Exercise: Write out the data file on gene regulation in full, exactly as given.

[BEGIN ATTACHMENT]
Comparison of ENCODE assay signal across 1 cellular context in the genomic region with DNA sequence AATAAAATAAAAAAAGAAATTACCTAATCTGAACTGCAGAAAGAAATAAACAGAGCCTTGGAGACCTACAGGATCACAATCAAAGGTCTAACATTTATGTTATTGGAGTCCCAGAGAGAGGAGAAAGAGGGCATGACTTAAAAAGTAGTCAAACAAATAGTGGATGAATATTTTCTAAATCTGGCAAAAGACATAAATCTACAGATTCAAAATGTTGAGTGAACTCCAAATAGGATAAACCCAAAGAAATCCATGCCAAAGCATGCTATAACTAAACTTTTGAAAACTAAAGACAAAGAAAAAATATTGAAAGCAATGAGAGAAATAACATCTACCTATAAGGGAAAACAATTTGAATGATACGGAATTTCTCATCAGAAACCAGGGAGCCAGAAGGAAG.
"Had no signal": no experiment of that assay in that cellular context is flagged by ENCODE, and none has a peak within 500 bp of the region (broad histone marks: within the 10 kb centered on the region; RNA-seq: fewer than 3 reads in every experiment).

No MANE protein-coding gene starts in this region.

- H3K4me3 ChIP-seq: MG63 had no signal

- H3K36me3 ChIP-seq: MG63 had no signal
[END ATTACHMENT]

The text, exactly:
Comparison of ENCODE assay signal across 1 cellular context in the genomic region with DNA sequence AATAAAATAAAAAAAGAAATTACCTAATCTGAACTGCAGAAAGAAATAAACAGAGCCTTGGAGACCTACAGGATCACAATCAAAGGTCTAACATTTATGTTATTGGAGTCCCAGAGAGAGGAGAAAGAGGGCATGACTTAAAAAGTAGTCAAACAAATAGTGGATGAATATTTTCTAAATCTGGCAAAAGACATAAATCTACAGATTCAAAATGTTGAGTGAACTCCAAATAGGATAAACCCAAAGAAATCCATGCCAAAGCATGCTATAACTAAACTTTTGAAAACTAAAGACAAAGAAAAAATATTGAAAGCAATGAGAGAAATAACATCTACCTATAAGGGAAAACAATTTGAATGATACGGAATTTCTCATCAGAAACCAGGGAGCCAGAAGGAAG.
"Had no signal": no experiment of that assay in that cellular context is flagged by ENCODE, and none has a peak within 500 bp of the region (broad histone marks: within the 10 kb centered on the region; RNA-seq: fewer than 3 reads in every experiment).

No MANE protein-coding gene starts in this region.

- H3K4me3 ChIP-seq: MG63 had no signal

- H3K36me3 ChIP-seq: MG63 had no signal